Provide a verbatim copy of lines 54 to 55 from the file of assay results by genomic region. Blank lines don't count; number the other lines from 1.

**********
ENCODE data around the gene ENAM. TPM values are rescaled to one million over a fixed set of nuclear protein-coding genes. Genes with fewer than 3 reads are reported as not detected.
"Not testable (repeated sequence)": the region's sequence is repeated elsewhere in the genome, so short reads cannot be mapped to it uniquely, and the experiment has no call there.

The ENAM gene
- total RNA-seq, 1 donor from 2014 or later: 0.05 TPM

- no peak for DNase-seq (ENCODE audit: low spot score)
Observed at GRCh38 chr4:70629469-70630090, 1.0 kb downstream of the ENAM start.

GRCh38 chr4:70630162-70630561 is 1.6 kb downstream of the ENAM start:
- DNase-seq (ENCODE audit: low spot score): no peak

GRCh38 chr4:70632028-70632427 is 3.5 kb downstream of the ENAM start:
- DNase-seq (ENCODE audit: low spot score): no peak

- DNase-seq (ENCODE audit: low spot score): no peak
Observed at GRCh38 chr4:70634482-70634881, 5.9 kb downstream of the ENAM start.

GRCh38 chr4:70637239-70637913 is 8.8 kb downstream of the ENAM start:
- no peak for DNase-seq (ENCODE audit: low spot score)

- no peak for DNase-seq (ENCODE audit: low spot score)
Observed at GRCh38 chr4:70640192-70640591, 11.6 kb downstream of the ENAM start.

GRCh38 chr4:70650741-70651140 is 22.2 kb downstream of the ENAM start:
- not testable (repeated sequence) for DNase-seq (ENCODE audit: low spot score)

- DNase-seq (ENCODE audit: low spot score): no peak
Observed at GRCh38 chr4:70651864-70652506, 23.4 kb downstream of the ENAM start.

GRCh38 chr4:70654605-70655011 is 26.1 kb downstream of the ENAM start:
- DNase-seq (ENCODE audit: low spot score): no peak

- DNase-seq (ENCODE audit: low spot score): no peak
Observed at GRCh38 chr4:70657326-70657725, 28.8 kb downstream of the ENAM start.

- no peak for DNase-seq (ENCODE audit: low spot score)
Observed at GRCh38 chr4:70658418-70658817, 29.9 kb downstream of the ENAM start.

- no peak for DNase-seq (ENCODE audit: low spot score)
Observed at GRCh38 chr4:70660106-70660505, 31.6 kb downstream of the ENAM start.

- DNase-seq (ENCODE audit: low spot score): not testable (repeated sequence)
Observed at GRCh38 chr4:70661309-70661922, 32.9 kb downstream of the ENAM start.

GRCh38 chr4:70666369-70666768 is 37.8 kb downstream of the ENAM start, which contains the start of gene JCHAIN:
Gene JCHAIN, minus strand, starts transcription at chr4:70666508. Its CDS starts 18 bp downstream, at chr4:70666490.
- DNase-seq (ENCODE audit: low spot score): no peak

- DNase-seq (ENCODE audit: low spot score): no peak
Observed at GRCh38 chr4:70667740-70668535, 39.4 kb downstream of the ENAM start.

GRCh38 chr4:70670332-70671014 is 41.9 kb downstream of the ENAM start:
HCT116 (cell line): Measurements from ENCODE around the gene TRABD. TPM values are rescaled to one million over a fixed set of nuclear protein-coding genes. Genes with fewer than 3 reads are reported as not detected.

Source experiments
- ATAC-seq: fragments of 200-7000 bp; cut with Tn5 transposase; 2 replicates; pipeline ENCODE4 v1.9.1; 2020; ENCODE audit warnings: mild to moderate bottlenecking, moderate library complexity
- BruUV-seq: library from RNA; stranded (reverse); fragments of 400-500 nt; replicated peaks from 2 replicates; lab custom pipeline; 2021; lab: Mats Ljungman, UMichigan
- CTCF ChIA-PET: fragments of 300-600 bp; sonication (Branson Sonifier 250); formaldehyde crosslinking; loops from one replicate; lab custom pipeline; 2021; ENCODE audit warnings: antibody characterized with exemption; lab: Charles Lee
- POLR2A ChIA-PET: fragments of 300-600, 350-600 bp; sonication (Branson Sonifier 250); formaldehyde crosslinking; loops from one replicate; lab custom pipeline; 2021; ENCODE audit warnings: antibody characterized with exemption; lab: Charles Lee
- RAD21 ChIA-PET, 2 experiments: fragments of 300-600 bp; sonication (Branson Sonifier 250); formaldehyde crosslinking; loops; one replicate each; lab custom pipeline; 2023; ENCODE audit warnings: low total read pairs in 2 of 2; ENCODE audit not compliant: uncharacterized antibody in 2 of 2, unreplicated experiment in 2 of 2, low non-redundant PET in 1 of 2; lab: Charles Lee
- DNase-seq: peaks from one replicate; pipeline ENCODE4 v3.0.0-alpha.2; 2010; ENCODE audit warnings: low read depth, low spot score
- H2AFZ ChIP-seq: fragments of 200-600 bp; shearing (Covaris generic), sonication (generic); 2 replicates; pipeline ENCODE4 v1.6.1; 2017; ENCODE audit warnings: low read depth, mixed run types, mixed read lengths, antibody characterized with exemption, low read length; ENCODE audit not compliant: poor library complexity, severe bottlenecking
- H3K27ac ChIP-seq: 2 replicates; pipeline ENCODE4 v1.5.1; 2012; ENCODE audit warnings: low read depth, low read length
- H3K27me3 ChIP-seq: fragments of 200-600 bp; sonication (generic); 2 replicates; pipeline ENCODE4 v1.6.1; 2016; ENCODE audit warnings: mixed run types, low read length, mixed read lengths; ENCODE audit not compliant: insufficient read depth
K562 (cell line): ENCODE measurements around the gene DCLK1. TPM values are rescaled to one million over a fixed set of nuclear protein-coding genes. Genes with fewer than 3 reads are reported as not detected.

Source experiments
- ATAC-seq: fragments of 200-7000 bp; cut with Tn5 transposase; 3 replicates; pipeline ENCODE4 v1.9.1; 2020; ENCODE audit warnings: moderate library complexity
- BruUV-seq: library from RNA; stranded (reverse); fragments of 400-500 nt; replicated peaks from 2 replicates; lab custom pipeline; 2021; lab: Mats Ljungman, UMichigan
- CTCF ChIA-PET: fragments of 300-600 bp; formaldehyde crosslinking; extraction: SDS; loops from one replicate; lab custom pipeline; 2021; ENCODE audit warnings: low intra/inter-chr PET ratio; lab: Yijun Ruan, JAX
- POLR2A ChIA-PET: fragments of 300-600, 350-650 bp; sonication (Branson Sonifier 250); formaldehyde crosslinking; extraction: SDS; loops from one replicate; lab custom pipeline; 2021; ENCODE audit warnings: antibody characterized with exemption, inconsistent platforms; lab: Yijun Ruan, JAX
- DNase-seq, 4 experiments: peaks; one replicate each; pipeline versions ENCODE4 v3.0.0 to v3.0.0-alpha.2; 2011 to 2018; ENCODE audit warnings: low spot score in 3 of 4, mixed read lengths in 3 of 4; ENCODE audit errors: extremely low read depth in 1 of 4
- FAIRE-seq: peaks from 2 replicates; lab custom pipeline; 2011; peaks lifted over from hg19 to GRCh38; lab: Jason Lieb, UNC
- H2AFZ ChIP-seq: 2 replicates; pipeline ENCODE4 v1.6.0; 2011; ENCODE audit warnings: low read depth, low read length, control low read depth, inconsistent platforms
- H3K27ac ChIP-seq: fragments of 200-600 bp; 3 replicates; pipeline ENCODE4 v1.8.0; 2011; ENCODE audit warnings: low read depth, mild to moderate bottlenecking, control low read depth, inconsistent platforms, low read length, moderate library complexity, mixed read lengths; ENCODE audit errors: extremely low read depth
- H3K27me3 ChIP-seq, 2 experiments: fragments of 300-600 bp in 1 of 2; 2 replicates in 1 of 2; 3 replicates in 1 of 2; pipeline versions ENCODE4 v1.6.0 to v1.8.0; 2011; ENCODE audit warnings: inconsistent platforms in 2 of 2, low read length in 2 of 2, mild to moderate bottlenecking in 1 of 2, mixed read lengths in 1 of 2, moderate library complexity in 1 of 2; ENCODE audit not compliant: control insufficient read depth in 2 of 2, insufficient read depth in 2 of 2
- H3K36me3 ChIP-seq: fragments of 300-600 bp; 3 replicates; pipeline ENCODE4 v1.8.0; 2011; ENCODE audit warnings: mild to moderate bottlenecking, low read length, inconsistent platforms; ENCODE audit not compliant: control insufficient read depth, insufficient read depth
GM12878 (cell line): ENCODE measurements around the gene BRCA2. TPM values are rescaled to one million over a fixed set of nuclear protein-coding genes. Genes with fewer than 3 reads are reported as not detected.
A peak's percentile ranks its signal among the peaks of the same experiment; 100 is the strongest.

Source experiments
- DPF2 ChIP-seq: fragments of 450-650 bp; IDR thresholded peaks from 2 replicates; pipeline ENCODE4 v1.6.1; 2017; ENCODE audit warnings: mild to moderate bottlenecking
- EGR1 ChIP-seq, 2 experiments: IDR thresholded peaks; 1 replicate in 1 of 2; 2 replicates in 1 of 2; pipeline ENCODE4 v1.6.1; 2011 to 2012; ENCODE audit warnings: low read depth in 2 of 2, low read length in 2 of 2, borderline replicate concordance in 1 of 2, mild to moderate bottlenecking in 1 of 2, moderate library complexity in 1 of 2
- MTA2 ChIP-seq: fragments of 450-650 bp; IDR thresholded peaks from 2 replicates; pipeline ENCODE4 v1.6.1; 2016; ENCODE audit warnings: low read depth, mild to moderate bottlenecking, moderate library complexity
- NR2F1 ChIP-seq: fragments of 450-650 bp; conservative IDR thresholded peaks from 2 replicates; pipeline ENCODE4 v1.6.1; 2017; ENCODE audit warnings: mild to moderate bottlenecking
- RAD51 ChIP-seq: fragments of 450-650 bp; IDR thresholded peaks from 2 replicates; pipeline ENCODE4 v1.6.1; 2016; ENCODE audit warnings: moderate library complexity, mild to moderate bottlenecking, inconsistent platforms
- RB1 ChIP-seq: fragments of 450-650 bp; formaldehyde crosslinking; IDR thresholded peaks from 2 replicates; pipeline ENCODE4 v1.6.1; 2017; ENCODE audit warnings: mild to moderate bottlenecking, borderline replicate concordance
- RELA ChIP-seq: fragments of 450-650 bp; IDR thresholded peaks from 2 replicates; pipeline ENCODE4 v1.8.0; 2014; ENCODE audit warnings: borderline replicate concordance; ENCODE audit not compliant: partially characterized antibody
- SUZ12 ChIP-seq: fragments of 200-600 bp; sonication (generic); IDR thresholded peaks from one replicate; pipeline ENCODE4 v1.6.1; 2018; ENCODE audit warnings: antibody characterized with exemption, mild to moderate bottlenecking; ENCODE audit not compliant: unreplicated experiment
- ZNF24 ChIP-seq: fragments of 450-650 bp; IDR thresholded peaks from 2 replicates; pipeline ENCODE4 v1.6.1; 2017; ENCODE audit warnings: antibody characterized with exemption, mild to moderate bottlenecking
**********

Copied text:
- DNase-seq, 4 experiments: peaks; one replicate each; pipeline versions ENCODE4 v3.0.0 to v3.0.0-alpha.2; 2011 to 2018; ENCODE audit warnings: low spot score in 3 of 4, mixed read lengths in 3 of 4; ENCODE audit errors: extremely low read depth in 1 of 4
- FAIRE-seq: peaks from 2 replicates; lab custom pipeline; 2011; peaks lifted over from hg19 to GRCh38; lab: Jason Lieb, UNC